28 July 2023

Racial justice groups write to Met police chief with concerns on overhaul plan

28 July 2023

Racial justice organisations have written to the head of the UK’s largest police service expressing concerns about the recently announced multimillion-pound plan to overhaul the force.

The open letter to Metropolitan Police Commissioner Sir Mark Rowley lamented the “continued refusal to acknowledge the institutional nature of racism within the Met” and described it as a “missed opportunity” to show an intention to do things differently in future.

Plans to overhaul the force, a £366 million two-year scheme dubbed A New Met for London, were launched last week as the troubled force works to rebuild its reputation after a series of scandals and a savage review by Baroness Louise Casey that found it was racist, misogynist and homophobic.

The plans include an increased emphasis on neighbourhood policing in a bid to rebuild public trust, moving 240 officers from central to local teams, and using terrorist-style tactics to catch the 100 worst predators targeting women in London.

But a letter, co-ordinated by the Runnymede Trust and signed by groups and individuals including Inquest, Stopwatch, the Black Equity Organisation and Lord Simon Woolley, called for “a more comprehensive plan”.

It stated: “We urge you to deliver a more comprehensive plan of action with clearly codified channels of engagement and accountability that addresses the issue of institutional racism head on and reflects a genuine commitment to positive change within the Metropolitan Police Service.”

They said while they “welcome efforts to acknowledge and address recent and historic failures of the Met, including how harmfully black and minority ethnic Londoners are policed”, they find it “regrettable that you have persisted in offering an apology to our communities without accepting (Baroness) Casey’s core finding that the Metropolitan Police Service is institutionally racist”.

Following the Casey report, which was published in March, Sir Mark said he would not use the term “institutional” and told reporters that he needed to use language “that’s unambiguous and is apolitical”.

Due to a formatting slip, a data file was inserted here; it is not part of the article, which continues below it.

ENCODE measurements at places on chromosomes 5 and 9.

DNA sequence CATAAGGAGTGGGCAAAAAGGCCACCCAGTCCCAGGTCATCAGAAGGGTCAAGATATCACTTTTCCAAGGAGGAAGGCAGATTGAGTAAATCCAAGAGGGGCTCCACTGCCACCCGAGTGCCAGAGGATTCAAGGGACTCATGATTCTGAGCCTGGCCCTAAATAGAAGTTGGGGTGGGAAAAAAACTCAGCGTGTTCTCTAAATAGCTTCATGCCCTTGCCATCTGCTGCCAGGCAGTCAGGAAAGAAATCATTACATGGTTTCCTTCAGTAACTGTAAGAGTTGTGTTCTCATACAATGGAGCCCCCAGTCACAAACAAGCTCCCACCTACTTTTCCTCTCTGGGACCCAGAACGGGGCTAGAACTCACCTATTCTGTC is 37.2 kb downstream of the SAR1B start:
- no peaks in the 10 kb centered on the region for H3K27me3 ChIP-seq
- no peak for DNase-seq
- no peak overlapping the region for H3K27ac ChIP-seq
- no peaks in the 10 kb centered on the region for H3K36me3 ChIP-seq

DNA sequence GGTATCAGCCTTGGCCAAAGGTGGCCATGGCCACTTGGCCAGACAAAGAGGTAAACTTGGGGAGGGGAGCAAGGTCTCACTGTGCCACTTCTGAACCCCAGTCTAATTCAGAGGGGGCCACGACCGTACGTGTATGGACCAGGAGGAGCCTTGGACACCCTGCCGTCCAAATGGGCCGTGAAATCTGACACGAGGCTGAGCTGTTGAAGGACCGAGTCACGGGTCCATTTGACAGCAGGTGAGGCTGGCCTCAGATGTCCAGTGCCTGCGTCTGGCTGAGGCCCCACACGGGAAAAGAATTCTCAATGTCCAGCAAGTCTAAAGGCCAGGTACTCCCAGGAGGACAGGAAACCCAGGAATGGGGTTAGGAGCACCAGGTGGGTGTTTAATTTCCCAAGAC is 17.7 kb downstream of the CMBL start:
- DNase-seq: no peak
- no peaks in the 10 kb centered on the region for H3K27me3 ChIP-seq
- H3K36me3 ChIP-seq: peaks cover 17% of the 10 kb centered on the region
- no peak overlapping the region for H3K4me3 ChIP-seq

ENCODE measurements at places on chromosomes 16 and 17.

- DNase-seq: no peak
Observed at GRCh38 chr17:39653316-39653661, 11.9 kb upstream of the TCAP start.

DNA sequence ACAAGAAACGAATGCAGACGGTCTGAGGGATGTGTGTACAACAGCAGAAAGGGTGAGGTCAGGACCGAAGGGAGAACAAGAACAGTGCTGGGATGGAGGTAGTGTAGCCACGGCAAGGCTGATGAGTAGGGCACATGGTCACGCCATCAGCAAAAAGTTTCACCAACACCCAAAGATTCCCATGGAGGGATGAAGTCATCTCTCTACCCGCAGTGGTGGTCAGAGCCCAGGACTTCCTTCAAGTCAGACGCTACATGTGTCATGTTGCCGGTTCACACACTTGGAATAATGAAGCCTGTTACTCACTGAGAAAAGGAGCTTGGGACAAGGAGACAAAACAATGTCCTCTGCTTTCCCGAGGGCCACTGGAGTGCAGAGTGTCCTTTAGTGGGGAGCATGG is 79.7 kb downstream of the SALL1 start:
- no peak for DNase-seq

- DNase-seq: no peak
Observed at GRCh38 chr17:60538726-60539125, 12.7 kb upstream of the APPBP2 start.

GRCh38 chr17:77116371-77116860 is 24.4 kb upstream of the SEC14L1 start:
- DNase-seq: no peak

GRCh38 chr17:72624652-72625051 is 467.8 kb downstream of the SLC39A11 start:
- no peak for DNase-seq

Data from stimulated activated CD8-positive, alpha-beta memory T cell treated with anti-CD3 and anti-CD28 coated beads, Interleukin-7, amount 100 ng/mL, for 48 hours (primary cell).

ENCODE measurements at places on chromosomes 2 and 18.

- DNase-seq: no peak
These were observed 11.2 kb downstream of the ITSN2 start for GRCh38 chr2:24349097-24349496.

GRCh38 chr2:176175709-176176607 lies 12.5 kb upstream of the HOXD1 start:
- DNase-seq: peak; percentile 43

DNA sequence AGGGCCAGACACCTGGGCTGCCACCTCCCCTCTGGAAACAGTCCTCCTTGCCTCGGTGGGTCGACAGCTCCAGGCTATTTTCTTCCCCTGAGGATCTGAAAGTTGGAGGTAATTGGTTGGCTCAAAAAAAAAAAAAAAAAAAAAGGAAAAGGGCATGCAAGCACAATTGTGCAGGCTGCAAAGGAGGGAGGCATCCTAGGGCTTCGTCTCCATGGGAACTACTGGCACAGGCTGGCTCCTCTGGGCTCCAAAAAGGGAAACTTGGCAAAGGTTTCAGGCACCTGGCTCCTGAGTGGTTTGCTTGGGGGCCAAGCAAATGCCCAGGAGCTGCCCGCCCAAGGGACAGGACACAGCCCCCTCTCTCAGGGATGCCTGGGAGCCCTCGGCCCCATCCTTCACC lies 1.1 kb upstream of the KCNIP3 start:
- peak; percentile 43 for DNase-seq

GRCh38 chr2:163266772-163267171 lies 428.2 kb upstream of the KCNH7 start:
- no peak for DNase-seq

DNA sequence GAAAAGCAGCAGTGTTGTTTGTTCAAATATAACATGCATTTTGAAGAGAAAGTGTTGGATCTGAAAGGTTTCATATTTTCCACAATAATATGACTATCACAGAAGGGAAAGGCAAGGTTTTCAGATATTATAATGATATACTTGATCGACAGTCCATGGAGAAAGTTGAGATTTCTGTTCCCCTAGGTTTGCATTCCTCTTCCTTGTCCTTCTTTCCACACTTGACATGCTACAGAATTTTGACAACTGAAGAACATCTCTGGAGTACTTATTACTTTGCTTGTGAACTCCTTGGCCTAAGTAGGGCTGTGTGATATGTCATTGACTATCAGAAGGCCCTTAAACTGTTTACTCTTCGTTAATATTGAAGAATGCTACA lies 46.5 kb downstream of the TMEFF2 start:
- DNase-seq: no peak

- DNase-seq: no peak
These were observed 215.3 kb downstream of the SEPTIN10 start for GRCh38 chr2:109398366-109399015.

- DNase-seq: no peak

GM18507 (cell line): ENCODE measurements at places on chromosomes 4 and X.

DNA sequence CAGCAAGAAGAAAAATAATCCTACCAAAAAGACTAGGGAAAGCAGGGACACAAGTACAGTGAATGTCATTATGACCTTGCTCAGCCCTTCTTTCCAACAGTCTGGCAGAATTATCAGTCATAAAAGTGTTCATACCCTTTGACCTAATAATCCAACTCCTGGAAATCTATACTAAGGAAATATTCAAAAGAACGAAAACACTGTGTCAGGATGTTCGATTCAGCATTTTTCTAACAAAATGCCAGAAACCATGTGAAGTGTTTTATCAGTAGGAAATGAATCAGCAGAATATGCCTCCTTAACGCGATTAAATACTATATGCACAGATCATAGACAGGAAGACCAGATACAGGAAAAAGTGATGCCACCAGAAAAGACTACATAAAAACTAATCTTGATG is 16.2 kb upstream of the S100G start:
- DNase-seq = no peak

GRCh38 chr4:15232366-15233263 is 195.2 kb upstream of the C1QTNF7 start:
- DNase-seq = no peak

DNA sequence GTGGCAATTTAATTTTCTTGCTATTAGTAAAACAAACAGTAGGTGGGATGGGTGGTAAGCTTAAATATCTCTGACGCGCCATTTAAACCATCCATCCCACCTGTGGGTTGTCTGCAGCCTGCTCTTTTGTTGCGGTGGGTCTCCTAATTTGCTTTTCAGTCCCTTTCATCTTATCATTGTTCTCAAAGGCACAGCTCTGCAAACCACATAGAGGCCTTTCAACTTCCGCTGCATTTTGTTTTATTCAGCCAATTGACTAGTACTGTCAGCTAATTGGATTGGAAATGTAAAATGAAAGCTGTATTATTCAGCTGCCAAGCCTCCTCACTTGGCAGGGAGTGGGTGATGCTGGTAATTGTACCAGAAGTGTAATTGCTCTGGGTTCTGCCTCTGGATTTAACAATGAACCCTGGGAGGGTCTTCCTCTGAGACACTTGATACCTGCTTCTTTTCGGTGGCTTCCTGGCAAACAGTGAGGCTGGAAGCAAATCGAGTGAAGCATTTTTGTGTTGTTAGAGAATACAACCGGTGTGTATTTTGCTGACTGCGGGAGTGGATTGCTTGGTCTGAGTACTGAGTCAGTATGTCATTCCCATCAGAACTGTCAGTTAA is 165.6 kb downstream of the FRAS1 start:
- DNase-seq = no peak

But the groups stated in their letter that this was “a missed opportunity for the Met to signal that it intends to do things differently, and acknowledge where the wrongdoing is rooted”.

They added: “The continued refusal to acknowledge the institutional nature of racism within the Met highlights the disconnect with the levels of hurt, anger and intergenerational trauma felt by our communities, and black and minority ethnic Met Officers, because of the way they have been exposed to the service.”

Dr Shabna Begum, interim co-chief executive of the Runnymede Trust, said: “Despite publishing an 80-page plan for reform, these proposals fail to inspire confidence in the feasibility of what feels like yet another series of promises, nor do they set out how the Met can be held accountable in any defined way.

“We all deserve to feel safe in our communities, and in our interactions with state institutions which are supposedly there to keep us safe, but this plan for “A New Met for London” is wholly disappointing, very little feels new, even less feels like a concrete plan, and all our communities in London deserve better.

“We recognise the need for greater funding – but disagree with where that funding should go. We know that in terms of meeting crime reduction, it is significant and sustained investment into community-based solutions that tackle the root causes of crime.”

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